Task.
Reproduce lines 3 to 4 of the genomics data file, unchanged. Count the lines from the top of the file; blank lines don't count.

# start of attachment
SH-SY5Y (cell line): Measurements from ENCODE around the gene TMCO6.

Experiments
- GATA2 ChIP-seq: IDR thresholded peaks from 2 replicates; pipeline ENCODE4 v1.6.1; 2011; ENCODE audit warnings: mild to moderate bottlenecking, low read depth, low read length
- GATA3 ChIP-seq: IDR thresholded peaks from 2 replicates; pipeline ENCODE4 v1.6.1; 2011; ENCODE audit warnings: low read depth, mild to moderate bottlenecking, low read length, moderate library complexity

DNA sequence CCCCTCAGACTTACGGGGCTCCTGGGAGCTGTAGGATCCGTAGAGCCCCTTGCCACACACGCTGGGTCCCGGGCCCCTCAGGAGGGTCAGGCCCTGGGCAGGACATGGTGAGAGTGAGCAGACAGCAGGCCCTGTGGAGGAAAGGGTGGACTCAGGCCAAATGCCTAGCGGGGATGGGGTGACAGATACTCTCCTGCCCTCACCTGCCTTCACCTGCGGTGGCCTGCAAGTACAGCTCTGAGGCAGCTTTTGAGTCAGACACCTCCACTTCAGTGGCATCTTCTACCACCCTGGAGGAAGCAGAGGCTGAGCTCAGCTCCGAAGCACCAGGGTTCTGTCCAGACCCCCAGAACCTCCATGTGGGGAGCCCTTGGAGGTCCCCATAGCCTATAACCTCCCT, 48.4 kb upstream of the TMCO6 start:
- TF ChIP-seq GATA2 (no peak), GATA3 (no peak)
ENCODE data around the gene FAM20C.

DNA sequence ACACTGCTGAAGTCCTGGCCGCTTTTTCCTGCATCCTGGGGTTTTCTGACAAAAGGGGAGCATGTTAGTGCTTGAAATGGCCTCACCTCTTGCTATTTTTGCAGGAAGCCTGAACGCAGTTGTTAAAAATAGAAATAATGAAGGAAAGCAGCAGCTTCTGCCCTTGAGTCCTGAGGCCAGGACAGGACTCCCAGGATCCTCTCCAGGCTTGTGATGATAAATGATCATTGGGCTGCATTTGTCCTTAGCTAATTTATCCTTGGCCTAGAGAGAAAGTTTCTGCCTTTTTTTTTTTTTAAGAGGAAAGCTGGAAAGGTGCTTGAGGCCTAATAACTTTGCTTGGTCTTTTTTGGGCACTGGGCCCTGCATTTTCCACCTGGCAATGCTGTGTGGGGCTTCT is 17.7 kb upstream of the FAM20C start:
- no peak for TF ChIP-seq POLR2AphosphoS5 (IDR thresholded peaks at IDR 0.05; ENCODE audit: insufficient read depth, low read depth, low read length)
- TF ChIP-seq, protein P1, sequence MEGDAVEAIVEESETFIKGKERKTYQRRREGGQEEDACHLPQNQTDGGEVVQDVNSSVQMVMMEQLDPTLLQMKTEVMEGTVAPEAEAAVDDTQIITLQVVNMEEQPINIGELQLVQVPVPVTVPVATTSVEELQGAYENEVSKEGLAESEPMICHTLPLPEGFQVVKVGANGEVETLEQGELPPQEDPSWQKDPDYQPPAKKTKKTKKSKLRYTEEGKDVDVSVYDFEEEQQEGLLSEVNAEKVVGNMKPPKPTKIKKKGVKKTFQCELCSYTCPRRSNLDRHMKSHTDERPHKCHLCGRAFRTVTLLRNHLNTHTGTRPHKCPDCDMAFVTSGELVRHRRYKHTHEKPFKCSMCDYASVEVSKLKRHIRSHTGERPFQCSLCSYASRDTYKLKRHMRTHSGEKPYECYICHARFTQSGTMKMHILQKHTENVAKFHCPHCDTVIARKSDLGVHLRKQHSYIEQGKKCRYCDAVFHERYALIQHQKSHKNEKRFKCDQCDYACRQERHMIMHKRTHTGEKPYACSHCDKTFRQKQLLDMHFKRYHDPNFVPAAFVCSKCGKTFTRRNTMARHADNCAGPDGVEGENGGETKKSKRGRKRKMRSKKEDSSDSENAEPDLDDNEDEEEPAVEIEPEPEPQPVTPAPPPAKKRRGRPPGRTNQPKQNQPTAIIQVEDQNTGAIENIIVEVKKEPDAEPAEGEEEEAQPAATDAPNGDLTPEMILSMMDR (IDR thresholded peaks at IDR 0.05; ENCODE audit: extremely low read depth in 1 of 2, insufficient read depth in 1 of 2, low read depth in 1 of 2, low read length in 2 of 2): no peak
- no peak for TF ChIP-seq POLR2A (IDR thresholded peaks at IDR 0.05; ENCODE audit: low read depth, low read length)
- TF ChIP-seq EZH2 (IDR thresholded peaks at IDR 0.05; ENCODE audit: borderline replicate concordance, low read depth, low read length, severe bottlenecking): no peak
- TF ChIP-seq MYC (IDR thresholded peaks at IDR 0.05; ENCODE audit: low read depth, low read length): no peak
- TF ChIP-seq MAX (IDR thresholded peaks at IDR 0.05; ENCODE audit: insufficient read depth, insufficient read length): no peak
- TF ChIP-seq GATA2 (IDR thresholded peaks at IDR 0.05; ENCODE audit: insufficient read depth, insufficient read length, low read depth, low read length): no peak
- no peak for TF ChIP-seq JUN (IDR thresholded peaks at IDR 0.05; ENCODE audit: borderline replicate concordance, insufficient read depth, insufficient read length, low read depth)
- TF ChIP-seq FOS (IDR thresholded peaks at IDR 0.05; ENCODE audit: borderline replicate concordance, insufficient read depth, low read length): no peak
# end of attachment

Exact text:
- GATA2 ChIP-seq: IDR thresholded peaks from 2 replicates; pipeline ENCODE4 v1.6.1; 2011; ENCODE audit warnings: mild to moderate bottlenecking, low read depth, low read length
- GATA3 ChIP-seq: IDR thresholded peaks from 2 replicates; pipeline ENCODE4 v1.6.1; 2011; ENCODE audit warnings: low read depth, mild to moderate bottlenecking, low read length, moderate library complexity